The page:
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Chatter is not a fact of life. It's true that all single joint CVD's will exhibit velocity and torque variation while rotating whenever there is an angle between the input and output shafts.
I feel the the problem is not so much in the torque variation (probably greasing the cvs with the right stuff and not trying to get to full angle helps here), but in the velocity variation. Wheels off, there is no chatter at all because there is almost no weight after the joint. Wheels on, you are hit by the wheel mass - it has enough inertia to induce nasty chatter because at each wheel revolution the cvd has two complete cycles of velocity variation, to which the wheel opposes.

Normally while driving you will likely not notice much chatter because of the ambient noise (also on carpet it dampens the noise).

The chatter is particularly nasty with front spool, wheels fight each other being directly coupled. It's better with ball diff which can absorb some of the vibration and best with one way which allows any wheel to rotate faster without dragging the other one either way.

What I don't get is that almost everyone will tell you there should be no chatter, denying the simple fact that a simple cardan joint induces velocity variations when angled.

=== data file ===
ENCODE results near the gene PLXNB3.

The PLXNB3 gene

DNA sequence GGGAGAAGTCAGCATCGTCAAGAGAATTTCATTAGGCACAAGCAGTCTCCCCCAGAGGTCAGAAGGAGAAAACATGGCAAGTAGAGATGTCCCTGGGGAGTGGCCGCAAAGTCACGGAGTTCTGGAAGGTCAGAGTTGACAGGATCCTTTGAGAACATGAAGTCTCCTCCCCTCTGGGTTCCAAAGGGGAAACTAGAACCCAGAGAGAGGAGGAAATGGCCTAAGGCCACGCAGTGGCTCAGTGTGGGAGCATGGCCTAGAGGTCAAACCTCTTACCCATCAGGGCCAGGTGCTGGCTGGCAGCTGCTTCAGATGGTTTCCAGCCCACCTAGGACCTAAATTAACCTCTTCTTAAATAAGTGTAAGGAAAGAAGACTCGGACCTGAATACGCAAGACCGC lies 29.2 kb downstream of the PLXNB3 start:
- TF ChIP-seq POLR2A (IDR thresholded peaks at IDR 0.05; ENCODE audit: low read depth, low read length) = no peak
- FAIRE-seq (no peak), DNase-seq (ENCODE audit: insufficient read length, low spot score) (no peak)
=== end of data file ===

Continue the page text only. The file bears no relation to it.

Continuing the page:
OTOH seems problem went noticed when onroad racers started to look at front spools, wanting to keep traction on both wheels while cornering. Therefore we now have those (very few) DCJ or ECJ as they are named. Think I read that latest tamiya ta chassis will come stock with such axles.
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Old 05-21-2013, 02:14 PM   #1840
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What I don't get is that almost everyone will tell you there should be no chatter, denying the simple fact that a simple cardan joint induces velocity variations when angled.
That's a fair statement and I completely agree. I also think that there's a wide range of what people consider noticeable or acceptable chatter. I took the "Sexy pics" comment to imply that they didn't have technical relevance because the quest for more steering angle was futile due to the inescapable laws of chatter.

Generally speaking, recommending that someone get wider angle CVD's when they already have unacceptable chatter would be misguided advice. However, specifically on the Sakura D3, the stock CVD's are so poorly designed that they 'bump' the cross pin as they rotate, rather than being properly limited by the CVD cup rim. This bump will exhibit itself as the usual chatter, but it's really a different animal. Velocity/torque variation aside, the shaft physically hits the pin, and one way or another, the CVD angle must be reduced to cross over it. The recommendation to new D3 owners to get the Ultra-Wide Angle (UWA) CVD's is more about eliminating that bump than it is about obtaining more angle. That said, most new owners will immediately dial up their EPA's the minute they put them on, perhaps generating new chatter to replace the old.